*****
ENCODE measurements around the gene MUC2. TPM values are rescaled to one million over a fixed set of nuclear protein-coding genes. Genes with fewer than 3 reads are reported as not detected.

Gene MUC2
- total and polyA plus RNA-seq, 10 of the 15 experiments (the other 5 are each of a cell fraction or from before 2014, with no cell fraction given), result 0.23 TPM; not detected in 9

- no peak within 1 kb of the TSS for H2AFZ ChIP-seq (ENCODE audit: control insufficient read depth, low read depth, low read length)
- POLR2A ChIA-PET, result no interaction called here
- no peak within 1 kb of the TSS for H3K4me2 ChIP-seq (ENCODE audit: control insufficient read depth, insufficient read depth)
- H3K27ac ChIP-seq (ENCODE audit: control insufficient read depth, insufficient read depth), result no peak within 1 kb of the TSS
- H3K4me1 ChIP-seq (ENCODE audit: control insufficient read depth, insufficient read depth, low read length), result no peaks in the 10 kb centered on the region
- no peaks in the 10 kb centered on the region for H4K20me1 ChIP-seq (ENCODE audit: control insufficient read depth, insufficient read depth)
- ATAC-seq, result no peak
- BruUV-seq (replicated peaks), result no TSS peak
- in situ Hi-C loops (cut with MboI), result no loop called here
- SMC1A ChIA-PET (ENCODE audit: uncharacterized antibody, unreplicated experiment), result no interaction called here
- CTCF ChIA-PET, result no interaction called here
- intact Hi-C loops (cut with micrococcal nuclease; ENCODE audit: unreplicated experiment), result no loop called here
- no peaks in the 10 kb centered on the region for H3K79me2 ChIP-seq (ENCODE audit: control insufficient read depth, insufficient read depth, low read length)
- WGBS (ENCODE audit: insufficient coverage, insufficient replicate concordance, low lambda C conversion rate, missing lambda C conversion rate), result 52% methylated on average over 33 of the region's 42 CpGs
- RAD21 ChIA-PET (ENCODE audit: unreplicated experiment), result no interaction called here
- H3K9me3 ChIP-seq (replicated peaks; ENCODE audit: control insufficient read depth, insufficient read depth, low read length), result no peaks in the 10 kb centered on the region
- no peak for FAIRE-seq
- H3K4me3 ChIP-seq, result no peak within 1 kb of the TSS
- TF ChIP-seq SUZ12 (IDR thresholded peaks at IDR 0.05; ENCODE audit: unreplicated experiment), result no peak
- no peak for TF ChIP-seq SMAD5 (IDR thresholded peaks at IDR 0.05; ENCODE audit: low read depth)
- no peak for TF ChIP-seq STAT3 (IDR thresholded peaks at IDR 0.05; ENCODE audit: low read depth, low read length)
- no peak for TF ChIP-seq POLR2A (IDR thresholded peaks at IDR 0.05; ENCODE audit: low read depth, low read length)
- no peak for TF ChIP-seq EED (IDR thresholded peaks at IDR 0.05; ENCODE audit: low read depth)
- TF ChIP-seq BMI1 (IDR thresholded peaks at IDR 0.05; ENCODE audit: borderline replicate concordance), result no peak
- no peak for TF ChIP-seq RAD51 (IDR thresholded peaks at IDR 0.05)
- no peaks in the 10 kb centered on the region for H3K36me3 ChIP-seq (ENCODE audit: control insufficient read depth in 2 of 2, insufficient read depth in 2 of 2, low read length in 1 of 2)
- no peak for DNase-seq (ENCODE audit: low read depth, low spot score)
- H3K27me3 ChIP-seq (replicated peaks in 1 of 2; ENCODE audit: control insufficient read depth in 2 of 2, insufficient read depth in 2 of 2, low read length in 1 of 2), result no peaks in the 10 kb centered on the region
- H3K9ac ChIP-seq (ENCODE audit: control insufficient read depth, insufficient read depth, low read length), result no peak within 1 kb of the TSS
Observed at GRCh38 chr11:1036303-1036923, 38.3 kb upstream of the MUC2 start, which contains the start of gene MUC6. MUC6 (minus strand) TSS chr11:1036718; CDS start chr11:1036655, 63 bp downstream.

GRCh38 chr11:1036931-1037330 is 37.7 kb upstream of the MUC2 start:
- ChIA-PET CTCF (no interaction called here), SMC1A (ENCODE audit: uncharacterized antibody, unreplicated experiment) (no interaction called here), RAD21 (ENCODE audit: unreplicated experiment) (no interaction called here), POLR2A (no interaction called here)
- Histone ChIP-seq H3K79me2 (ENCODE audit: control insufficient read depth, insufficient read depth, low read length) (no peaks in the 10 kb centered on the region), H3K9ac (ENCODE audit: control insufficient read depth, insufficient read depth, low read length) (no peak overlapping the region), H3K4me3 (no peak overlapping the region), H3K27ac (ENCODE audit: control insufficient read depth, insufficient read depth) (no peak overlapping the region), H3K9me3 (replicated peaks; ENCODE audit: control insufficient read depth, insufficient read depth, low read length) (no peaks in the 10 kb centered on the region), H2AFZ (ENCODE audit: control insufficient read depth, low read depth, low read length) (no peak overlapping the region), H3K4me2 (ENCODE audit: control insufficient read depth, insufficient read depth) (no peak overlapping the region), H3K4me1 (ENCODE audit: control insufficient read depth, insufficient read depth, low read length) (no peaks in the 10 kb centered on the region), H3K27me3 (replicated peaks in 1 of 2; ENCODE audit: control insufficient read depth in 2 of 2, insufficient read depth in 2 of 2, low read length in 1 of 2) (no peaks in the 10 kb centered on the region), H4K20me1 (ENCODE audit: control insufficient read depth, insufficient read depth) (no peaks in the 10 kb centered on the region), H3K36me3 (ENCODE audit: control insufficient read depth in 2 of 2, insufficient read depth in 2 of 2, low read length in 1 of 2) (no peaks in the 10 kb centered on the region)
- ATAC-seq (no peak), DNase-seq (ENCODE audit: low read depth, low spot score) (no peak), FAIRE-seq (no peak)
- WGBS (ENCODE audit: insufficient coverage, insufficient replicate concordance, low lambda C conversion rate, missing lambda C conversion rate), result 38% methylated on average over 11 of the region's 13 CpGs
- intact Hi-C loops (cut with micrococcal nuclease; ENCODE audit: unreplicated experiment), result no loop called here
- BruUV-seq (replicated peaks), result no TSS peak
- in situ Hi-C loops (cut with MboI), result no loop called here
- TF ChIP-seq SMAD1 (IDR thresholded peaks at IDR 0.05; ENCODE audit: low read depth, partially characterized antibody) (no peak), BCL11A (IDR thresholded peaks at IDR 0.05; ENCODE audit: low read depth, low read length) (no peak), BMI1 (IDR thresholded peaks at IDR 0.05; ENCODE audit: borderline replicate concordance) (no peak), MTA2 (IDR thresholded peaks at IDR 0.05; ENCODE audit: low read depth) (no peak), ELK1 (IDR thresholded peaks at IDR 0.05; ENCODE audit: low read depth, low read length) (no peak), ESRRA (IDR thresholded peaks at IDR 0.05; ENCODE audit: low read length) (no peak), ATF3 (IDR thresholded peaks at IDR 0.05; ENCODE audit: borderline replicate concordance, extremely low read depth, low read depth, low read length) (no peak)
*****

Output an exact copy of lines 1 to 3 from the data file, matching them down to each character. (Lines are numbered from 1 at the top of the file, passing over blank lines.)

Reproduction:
ENCODE measurements around the gene MUC2. TPM values are rescaled to one million over a fixed set of nuclear protein-coding genes. Genes with fewer than 3 reads are reported as not detected.

Gene MUC2
- total and polyA plus RNA-seq, 10 of the 15 experiments (the other 5 are each of a cell fraction or from before 2014, with no cell fraction given), result 0.23 TPM; not detected in 9